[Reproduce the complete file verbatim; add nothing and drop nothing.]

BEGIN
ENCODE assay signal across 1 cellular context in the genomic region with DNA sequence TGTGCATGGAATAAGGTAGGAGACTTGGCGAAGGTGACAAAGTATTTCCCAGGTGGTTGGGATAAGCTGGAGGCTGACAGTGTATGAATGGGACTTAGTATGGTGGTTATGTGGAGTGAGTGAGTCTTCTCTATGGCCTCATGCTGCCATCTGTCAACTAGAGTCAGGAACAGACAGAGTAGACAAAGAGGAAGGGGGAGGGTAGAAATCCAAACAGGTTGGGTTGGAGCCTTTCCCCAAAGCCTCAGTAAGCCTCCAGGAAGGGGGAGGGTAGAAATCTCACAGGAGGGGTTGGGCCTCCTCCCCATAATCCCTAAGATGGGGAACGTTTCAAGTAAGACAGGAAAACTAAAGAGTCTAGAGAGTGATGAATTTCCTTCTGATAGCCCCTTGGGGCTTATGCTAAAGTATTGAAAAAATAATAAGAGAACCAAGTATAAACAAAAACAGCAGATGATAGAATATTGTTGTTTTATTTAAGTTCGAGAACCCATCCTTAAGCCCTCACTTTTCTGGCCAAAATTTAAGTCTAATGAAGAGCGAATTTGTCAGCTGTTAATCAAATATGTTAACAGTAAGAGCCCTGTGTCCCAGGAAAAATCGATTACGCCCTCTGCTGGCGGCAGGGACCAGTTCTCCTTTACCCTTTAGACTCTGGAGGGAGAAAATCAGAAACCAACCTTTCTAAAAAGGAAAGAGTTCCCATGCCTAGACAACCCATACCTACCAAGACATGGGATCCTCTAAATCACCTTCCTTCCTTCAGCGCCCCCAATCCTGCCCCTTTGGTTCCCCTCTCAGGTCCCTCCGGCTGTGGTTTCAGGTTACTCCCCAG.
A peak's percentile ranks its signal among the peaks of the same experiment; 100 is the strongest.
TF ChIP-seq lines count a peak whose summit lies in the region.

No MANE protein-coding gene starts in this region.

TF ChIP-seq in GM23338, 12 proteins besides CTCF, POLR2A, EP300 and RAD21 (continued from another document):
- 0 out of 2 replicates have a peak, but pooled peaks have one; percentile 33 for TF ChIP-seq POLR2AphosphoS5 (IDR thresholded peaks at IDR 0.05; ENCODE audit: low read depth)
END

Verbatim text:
ENCODE assay signal across 1 cellular context in the genomic region with DNA sequence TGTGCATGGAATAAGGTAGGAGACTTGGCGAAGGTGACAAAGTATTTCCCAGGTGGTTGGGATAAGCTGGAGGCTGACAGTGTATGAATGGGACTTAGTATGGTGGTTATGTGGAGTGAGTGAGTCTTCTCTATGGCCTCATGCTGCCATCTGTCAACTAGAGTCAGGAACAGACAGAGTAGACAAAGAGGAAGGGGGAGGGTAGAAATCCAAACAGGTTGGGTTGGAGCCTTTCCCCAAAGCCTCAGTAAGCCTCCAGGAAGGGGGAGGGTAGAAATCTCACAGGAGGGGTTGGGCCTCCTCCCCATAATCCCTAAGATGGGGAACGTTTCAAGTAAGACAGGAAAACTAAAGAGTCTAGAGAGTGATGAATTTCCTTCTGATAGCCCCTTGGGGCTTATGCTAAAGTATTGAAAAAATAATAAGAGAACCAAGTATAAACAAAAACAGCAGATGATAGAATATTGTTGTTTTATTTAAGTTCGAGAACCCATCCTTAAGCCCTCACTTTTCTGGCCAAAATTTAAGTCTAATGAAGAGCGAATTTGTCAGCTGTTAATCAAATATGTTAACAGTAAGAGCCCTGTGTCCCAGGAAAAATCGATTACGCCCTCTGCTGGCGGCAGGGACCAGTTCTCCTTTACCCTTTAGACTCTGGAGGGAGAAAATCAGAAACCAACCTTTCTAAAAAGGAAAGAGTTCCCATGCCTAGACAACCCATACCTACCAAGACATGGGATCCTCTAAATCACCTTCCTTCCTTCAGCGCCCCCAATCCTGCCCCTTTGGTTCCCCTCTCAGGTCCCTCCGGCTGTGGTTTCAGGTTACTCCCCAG.
A peak's percentile ranks its signal among the peaks of the same experiment; 100 is the strongest.
TF ChIP-seq lines count a peak whose summit lies in the region.

No MANE protein-coding gene starts in this region.

TF ChIP-seq in GM23338, 12 proteins besides CTCF, POLR2A, EP300 and RAD21 (continued from another document):
- 0 out of 2 replicates have a peak, but pooled peaks have one; percentile 33 for TF ChIP-seq POLR2AphosphoS5 (IDR thresholded peaks at IDR 0.05; ENCODE audit: low read depth)